Federal authorities are investigating another near runway collision between planes
By David Schaper/NPR
The National Transportation Safety Board and the Federal Aviation Administration are investigating another near collision between passenger jets this week.
The pilots of a Mesa Airlines plane abandoned a landing attempt at the Burbank, Calif., airport Wednesday and initiated a go-around to avoid a Sky West jet that had been cleared by air traffic control to take off on the same runway.
No damage or injuries were reported, but this is at least the fourth such runway incursion that could have resulted in a deadly crash at a U.S. airport since mid-January, raising significant safety concerns among lawmakers and within the aviation industry.
According to the FAA, an air traffic controller cleared a SkyWest Airlines Embraer E175 to take off from Runway 33 at the Hollywood Burbank Airport around 6:55 p.m. local time. At the same time, a Mesa Airlines Bombardier CRJ900 was approaching to land on the same runway and was approximately 1.3 miles out from the airport.
“The Mesa pilot discontinued the landing and initiated a climb out,” the FAA says in a statement. “Meanwhile, the SkyWest aircraft continued with its departure, which prompted an automated alert to sound on the flight deck of the Mesa aircraft. The controller instructed the Mesa crew to turn to a course that took it away from the other aircraft.”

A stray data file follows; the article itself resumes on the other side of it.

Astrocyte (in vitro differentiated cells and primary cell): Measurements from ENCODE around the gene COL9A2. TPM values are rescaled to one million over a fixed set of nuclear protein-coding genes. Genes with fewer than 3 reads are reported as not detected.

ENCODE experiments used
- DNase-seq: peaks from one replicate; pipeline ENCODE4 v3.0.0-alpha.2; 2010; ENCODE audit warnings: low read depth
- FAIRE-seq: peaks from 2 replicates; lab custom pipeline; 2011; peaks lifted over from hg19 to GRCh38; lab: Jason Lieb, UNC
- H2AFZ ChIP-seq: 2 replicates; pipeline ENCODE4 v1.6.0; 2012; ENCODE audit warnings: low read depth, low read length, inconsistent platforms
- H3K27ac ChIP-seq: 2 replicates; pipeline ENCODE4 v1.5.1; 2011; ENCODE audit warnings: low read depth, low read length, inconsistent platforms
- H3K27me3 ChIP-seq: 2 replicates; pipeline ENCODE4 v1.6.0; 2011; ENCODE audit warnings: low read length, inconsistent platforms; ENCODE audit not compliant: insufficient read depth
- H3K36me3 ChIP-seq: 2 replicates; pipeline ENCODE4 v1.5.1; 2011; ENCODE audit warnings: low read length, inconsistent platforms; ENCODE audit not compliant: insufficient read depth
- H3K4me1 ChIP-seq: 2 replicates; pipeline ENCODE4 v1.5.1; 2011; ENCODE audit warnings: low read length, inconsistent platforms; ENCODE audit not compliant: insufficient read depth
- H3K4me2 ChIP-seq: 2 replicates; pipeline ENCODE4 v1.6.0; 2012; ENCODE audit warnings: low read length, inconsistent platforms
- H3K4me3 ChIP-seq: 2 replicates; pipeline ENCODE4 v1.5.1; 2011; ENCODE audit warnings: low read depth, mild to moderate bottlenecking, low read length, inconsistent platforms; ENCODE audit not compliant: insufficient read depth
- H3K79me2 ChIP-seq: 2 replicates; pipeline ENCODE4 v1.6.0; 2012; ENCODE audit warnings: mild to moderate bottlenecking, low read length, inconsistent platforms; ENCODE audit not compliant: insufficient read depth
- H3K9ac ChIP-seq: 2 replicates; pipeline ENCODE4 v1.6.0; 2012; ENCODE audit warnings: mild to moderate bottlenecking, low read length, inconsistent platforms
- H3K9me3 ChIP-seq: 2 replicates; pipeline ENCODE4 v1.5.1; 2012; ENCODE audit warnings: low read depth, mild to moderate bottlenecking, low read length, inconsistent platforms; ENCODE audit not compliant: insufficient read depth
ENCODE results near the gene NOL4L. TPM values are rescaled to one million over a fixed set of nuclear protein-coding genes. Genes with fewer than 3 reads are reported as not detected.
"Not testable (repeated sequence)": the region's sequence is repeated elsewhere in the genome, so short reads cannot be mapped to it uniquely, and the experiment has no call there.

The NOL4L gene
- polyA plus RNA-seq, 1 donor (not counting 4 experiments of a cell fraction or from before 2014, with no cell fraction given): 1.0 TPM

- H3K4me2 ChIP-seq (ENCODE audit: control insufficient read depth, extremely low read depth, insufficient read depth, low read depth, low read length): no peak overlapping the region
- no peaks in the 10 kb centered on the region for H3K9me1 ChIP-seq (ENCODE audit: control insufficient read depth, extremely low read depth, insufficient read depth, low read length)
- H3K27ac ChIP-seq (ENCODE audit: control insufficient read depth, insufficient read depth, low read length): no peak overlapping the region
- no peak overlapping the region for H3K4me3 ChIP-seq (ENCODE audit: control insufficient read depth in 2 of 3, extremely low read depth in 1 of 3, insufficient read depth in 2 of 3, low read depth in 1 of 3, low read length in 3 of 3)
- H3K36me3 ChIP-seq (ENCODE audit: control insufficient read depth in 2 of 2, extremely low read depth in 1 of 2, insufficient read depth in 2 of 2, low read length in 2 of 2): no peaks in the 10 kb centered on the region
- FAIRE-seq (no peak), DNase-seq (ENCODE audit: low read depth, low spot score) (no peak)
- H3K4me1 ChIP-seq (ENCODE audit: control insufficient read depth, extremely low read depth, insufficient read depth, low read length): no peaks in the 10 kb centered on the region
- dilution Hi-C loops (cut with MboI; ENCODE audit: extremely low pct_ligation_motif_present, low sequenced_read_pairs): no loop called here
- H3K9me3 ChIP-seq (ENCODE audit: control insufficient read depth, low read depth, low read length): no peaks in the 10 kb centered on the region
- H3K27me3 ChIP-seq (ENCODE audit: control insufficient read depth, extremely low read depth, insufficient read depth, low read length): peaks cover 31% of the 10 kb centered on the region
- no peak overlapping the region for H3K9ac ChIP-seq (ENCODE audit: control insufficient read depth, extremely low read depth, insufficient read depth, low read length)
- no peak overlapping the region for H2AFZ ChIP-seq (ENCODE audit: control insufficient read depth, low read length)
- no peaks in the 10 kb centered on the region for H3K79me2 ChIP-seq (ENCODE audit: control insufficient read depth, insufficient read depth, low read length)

The incident is similar to one at the Austin-Bergstrom International Airport in Texas during a dense fog on the morning of Feb. 4. A FedEx cargo jet was cleared to land on the same runway that a Southwest Airlines passenger jet was already on and beginning its roll to take off. The FedEx pilot pulled up just in time as the NTSB says the two airplanes came within 100 feet of one another.
On Jan. 13, at New York’s John F. Kennedy International Airport, an American Airlines plane mistakenly crossed an active runway on which a Delta Air Lines jet was just beginning to take off. Air traffic controllers issued an urgent warning for the Delta pilots to abort, which they did, coming within roughly 1,400 feet from the American jetliner.
And at the Daniel K. Inouye International Airport in Honolulu on Jan. 23, a United Airlines plane crossed a runway that a private Cessna plane was landing on.
The close calls — along with the failure of a critical FAA pilot notification system in January that led to an hours-long, nationwide ground stop of departing flights — raised alarm bells in Congress, as lawmakers in both chambers held hearings on the matters in recent weeks.
The aviation safety concerns will again be front and center next week. On Wednesday, the Senate’s Commerce, Science and Transportation Committee is scheduled to hold a long-awaited hearing on Phillip A. Washington, President Biden’s nominee to head the FAA.
Washington is currently the chief executive of the Denver International Airport, a post he has held for less than two years after a long career in mass transit leadership. Republicans have already sharply criticized the pick, citing Washington’s lack of experience in aviation.